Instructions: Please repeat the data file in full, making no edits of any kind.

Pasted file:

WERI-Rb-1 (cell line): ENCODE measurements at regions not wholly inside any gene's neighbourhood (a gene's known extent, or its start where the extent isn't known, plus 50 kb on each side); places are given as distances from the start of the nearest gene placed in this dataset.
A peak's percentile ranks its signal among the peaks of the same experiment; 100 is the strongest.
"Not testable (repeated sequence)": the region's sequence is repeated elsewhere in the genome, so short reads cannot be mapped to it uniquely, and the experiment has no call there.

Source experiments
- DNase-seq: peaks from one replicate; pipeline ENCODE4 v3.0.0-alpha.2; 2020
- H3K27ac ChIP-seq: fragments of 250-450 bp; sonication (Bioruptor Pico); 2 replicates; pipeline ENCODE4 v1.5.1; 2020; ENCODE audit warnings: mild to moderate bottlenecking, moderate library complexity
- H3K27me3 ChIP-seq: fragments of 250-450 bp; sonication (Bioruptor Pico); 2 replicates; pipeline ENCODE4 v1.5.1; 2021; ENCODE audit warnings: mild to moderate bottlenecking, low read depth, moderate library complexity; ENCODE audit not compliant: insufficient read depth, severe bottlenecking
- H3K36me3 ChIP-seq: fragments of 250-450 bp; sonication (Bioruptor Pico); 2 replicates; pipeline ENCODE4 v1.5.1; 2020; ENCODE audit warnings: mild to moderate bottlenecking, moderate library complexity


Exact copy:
WERI-Rb-1 (cell line): ENCODE measurements at regions not wholly inside any gene's neighbourhood (a gene's known extent, or its start where the extent isn't known, plus 50 kb on each side); places are given as distances from the start of the nearest gene placed in this dataset.
A peak's percentile ranks its signal among the peaks of the same experiment; 100 is the strongest.
"Not testable (repeated sequence)": the region's sequence is repeated elsewhere in the genome, so short reads cannot be mapped to it uniquely, and the experiment has no call there.

Source experiments
- DNase-seq: peaks from one replicate; pipeline ENCODE4 v3.0.0-alpha.2; 2020
- H3K27ac ChIP-seq: fragments of 250-450 bp; sonication (Bioruptor Pico); 2 replicates; pipeline ENCODE4 v1.5.1; 2020; ENCODE audit warnings: mild to moderate bottlenecking, moderate library complexity
- H3K27me3 ChIP-seq: fragments of 250-450 bp; sonication (Bioruptor Pico); 2 replicates; pipeline ENCODE4 v1.5.1; 2021; ENCODE audit warnings: mild to moderate bottlenecking, low read depth, moderate library complexity; ENCODE audit not compliant: insufficient read depth, severe bottlenecking
- H3K36me3 ChIP-seq: fragments of 250-450 bp; sonication (Bioruptor Pico); 2 replicates; pipeline ENCODE4 v1.5.1; 2020; ENCODE audit warnings: mild to moderate bottlenecking, moderate library complexity